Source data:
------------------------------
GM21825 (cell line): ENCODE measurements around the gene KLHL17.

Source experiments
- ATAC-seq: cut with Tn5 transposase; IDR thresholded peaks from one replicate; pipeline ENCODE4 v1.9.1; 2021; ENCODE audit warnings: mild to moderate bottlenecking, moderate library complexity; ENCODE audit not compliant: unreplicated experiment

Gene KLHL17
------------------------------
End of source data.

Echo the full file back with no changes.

GM21825 (cell line): ENCODE measurements around the gene KLHL17.

Source experiments
- ATAC-seq: cut with Tn5 transposase; IDR thresholded peaks from one replicate; pipeline ENCODE4 v1.9.1; 2021; ENCODE audit warnings: mild to moderate bottlenecking, moderate library complexity; ENCODE audit not compliant: unreplicated experiment

Gene KLHL17